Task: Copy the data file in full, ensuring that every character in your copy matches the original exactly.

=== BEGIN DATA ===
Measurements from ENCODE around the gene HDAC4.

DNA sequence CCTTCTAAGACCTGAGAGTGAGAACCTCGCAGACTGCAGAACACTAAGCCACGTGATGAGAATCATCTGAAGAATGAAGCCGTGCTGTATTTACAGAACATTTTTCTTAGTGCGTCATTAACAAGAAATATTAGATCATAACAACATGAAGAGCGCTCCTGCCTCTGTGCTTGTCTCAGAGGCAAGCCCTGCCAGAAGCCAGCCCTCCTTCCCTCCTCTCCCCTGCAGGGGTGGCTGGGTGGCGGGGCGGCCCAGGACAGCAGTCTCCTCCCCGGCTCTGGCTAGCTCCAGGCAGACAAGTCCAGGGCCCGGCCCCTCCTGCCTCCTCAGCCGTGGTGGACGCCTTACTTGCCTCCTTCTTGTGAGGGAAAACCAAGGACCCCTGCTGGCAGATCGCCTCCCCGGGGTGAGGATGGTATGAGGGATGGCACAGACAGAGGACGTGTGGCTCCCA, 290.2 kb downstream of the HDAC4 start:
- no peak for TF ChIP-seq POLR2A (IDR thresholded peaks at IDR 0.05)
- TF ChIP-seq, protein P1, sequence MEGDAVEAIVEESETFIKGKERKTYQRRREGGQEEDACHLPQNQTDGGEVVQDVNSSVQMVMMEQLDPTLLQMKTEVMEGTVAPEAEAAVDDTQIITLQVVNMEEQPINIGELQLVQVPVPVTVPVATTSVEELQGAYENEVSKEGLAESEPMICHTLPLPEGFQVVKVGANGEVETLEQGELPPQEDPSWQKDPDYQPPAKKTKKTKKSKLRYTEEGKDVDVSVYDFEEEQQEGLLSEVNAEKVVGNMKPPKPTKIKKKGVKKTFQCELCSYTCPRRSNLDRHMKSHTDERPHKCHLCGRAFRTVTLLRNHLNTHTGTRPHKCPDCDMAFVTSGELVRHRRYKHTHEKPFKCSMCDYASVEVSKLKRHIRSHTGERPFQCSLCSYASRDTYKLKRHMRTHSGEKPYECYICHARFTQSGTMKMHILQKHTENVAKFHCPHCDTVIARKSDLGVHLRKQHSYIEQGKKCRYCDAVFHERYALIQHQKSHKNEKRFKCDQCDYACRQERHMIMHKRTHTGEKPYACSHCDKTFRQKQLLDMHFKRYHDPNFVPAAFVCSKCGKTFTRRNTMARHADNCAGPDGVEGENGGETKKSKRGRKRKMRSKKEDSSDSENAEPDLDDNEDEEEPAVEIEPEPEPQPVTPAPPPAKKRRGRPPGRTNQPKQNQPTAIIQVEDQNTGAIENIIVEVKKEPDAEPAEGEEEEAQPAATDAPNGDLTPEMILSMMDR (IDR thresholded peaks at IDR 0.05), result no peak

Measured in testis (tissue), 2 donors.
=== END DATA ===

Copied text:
Measurements from ENCODE around the gene HDAC4.

DNA sequence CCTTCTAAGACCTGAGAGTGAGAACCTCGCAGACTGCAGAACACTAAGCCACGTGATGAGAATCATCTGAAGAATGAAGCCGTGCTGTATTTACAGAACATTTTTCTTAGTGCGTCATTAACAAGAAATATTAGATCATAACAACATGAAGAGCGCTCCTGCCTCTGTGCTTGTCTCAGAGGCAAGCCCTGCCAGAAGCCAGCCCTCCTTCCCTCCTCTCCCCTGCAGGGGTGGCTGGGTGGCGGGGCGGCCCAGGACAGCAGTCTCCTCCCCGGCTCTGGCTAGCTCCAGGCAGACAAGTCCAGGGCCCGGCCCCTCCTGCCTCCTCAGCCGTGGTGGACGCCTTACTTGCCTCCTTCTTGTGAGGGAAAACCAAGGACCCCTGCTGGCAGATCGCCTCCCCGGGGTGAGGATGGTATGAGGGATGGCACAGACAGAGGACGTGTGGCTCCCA, 290.2 kb downstream of the HDAC4 start:
- no peak for TF ChIP-seq POLR2A (IDR thresholded peaks at IDR 0.05)
- TF ChIP-seq, protein P1, sequence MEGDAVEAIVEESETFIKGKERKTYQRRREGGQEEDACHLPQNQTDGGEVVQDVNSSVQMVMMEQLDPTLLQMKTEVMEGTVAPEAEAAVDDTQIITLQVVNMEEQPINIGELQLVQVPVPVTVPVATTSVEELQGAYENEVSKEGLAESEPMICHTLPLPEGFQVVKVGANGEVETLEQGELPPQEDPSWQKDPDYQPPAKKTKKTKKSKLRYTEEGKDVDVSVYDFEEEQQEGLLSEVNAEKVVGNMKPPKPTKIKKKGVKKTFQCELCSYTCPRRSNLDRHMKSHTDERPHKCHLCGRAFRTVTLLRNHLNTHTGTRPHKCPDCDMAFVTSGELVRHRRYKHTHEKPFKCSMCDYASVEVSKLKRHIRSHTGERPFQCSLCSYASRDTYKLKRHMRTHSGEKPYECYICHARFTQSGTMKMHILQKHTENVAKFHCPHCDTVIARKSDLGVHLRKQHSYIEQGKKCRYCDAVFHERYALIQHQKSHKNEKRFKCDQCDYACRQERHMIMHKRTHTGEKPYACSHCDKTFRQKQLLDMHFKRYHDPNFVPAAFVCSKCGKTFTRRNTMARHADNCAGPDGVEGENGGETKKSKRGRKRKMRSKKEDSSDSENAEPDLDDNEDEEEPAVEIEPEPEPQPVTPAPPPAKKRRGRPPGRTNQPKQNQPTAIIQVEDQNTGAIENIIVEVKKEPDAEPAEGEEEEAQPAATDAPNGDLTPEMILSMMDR (IDR thresholded peaks at IDR 0.05), result no peak

Measured in testis (tissue), 2 donors.